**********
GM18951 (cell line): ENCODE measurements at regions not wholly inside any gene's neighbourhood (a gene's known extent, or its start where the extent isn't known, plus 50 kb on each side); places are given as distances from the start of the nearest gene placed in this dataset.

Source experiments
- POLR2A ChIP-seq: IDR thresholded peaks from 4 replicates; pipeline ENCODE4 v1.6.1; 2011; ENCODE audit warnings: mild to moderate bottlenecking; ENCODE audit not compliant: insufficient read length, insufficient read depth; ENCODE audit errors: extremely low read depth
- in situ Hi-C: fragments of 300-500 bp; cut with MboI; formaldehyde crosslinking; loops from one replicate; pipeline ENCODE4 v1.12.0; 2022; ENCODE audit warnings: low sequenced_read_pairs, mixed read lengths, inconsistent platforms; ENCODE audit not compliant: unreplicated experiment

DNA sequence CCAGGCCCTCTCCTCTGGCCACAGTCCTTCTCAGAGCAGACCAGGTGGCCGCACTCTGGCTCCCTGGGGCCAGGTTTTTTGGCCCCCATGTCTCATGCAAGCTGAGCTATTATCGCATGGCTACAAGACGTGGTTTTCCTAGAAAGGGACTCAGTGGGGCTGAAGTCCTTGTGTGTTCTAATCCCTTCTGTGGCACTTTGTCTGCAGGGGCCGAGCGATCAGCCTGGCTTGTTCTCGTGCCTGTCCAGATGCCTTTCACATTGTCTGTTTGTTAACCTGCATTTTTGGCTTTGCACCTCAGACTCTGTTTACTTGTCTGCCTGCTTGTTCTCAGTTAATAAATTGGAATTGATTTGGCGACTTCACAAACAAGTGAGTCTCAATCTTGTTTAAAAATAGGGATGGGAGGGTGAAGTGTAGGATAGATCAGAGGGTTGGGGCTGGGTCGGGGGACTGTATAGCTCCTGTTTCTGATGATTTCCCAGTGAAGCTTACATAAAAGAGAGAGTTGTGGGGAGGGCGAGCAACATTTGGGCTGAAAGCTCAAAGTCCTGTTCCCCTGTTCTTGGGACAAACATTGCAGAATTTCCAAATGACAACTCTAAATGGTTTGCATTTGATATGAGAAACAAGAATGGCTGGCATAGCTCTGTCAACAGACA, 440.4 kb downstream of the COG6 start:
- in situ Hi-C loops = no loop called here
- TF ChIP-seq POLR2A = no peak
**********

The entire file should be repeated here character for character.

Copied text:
GM18951 (cell line): ENCODE measurements at regions not wholly inside any gene's neighbourhood (a gene's known extent, or its start where the extent isn't known, plus 50 kb on each side); places are given as distances from the start of the nearest gene placed in this dataset.

Source experiments
- POLR2A ChIP-seq: IDR thresholded peaks from 4 replicates; pipeline ENCODE4 v1.6.1; 2011; ENCODE audit warnings: mild to moderate bottlenecking; ENCODE audit not compliant: insufficient read length, insufficient read depth; ENCODE audit errors: extremely low read depth
- in situ Hi-C: fragments of 300-500 bp; cut with MboI; formaldehyde crosslinking; loops from one replicate; pipeline ENCODE4 v1.12.0; 2022; ENCODE audit warnings: low sequenced_read_pairs, mixed read lengths, inconsistent platforms; ENCODE audit not compliant: unreplicated experiment

DNA sequence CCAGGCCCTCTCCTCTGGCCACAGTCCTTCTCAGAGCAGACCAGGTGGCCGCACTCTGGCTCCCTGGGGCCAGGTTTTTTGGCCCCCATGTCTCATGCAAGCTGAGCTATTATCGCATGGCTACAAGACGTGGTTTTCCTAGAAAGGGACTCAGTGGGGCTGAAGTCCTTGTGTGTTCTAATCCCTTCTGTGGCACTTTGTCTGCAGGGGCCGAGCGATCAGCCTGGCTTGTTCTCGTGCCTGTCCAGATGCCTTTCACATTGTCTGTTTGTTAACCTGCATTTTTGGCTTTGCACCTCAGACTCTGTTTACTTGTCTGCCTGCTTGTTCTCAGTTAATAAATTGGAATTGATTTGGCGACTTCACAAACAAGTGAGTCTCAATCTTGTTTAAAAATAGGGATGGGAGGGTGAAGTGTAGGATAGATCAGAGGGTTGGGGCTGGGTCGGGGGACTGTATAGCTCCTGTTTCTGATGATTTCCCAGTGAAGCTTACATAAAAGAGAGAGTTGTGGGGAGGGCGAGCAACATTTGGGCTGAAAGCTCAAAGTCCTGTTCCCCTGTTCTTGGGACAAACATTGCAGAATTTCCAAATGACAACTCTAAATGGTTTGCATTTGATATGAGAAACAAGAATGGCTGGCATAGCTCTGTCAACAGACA, 440.4 kb downstream of the COG6 start:
- in situ Hi-C loops = no loop called here
- TF ChIP-seq POLR2A = no peak